The further to the left or the right you move, the more your lens on life distorts.

Thursday, December 07, 2006


I was listening to NPR this morning. A commentator praised virtually every aspect of the Iraq Study Group Report and suggested that finally, “realistic diplomacy” would once again prevail in the United States’ dealings with the world, particularly its enemies. I was by myself in the car, but I laughed out loud.

As I navigated through noontime traffic, I wondered why it is that so many people elevate the soft diplomacy suggested by James Baker—a diplomacy where double-speak, obtuseness, never-ending delay, and wishful thinking obviate any real accomplishment—to almost religious significance.

Is it because it works so well in the Middle East? That can’t be true. Demonstrably, over many decades, it does not. Is it because we have good partners who will negotiate in good faith? That can’t be true either. In the ME, we must deal with irrational fanatics and murders who have absolutely no interests that coincide with our own. Worse, they have no compunction (think: Palestinans) about entering into a diplomatic agreement and then breaking it when the need warrants.

When I returned home, I came upon a piece by David Warren. In his article, Warren discusses the resignation of John Bolton as UN ambassador. He praises Bolton as a plain talker, someone who speaks his mind. He then writes:
There is a deep principle at work here, contradicting what is embraced as "diplomacy" today. It is that reasonable ideas can invariably be communicated in clear language. For the reasonable assertion has nothing to hide. "Doublespeak", as Orwell defined, is the substance within which ideas are hidden, that would be rejected if they were stated plainly. "Diplomatic doublespeak" goes a step further. It is the language in which such dubious ideas are absorbed and accepted; by which Western diplomats seek to fool themselves.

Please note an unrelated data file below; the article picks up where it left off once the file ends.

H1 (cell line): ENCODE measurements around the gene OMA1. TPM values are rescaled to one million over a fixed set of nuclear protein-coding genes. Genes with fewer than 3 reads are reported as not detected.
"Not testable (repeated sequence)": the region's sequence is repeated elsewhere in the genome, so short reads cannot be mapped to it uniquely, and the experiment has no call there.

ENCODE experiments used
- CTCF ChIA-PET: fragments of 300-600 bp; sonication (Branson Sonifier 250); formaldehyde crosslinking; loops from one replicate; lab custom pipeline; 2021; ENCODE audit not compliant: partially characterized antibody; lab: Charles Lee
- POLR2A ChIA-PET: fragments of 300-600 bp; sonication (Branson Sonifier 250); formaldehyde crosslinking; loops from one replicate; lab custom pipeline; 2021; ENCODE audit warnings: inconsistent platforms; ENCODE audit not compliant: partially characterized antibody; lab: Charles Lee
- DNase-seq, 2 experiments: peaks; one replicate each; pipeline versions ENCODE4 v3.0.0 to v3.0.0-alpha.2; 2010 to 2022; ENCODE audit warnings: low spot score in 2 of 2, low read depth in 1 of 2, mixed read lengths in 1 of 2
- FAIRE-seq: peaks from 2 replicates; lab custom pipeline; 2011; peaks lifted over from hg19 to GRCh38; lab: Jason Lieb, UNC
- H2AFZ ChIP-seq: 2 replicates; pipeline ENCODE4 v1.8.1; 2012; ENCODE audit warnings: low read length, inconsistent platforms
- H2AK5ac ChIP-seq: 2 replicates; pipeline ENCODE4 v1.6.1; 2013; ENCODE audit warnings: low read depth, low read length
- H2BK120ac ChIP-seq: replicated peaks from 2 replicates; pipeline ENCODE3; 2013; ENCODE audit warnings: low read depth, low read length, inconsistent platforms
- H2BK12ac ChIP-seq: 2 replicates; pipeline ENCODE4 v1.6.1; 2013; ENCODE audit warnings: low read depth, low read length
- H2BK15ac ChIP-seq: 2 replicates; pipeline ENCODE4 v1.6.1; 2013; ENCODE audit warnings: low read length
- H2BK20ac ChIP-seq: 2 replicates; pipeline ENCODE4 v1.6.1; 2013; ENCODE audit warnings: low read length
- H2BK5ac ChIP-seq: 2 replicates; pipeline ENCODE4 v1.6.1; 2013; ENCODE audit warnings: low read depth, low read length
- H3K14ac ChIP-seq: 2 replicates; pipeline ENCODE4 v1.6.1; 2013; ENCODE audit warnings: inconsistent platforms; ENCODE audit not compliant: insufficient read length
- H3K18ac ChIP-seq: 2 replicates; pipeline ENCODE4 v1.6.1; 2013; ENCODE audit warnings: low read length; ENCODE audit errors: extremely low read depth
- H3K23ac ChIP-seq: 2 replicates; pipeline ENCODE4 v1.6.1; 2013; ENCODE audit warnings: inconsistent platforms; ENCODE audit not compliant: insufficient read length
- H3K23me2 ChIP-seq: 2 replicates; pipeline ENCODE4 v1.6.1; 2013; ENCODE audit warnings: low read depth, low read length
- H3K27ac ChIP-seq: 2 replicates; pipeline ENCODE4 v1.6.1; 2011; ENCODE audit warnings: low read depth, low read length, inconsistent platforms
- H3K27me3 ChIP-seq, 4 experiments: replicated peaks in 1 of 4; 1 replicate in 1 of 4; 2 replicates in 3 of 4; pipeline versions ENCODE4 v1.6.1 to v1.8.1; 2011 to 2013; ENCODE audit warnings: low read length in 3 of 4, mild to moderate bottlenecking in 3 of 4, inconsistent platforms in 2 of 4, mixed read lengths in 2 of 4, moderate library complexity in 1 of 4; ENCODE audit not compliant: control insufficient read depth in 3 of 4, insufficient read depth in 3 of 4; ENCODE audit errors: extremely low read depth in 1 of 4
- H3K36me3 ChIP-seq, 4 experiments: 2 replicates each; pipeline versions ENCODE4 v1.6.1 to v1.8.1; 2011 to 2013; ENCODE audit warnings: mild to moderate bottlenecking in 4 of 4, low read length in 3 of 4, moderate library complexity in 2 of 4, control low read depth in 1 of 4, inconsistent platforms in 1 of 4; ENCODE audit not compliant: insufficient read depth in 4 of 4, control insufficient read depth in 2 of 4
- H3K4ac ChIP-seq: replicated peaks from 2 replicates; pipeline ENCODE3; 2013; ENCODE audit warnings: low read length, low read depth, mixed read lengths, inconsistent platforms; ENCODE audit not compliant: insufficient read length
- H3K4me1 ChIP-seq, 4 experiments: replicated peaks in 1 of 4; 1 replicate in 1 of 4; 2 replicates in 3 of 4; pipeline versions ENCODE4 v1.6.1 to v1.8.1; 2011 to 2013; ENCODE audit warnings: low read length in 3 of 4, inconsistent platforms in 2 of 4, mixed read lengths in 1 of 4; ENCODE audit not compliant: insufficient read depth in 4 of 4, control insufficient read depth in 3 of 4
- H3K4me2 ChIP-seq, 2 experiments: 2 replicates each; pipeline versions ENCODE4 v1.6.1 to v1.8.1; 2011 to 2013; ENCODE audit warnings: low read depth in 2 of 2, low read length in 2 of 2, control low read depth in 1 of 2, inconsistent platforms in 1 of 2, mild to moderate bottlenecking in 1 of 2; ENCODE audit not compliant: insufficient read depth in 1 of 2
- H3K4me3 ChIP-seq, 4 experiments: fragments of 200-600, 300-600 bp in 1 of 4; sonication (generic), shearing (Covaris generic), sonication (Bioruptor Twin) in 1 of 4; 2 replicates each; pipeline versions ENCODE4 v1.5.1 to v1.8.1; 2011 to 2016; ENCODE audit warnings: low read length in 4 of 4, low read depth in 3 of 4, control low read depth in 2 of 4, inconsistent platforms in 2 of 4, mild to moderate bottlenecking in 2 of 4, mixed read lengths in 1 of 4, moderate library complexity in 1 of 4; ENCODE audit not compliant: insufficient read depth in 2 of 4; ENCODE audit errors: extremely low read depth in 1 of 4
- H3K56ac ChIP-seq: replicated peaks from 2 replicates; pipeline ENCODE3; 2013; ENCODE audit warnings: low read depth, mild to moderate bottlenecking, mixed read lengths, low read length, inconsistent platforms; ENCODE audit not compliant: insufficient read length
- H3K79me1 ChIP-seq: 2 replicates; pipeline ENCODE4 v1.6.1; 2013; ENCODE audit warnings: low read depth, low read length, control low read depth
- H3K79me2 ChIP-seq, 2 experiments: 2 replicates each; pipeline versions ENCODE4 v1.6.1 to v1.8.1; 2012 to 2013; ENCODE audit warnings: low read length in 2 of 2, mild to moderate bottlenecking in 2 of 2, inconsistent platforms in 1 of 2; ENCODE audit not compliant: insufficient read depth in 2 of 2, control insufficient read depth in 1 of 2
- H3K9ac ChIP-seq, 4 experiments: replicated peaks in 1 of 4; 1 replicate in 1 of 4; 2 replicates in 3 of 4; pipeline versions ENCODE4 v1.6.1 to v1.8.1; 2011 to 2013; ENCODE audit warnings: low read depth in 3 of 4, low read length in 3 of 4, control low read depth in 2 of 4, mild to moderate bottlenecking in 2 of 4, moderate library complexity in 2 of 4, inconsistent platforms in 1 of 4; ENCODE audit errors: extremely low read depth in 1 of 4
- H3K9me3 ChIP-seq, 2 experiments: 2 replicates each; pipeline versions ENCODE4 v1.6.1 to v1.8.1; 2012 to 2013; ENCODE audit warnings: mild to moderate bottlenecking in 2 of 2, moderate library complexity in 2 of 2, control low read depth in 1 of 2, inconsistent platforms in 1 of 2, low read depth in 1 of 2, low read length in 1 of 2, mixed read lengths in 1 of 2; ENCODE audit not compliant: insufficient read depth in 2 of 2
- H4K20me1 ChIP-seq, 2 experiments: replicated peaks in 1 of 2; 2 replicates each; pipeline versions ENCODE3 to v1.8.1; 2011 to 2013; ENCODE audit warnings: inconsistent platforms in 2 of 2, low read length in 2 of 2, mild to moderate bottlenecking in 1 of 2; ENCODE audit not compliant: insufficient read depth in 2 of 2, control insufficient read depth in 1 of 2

Ahhh, there it is! The “diplomacy” that Baker and his group recommend and that so many in the media and throughout the general public unthinkingly embrace is designed to give the appearance of progress when only words, not deeds, will result, to give the appearance of sincerity when one party is anything but sincere, to give the appearance of multilateral effort when most of those involved have interests that are not even close to ours. But … we fool ourselves.

Warren continues with a discussion of a clear-spoken comment from one of the world’s true statesmen, if you are to believe the MSM over the last few years:
Jacques Chirac, the President of France, has recently said a very clear thing: that the Syrian regime, currently re-arming Hezbollah in Lebanon (under the noses of French "peacekeepers"), is beyond talking with. That he persists in talking with exaggerated civility to the regime in Tehran, belies his sincerity. But he is right in making a subtle point against the dreamworld proposals now emerging from the Baker-Hamilton "Iraq Study Group" -- the ludicrous idea that America could win the cooperation of Syria and Iran, in extracting herself from Middle Eastern commitments.

The President, for all of his failings, appears to be reticent to adopt any of the JSG recommendations. Maybe he’s not as stupid as some of his detractors suggest.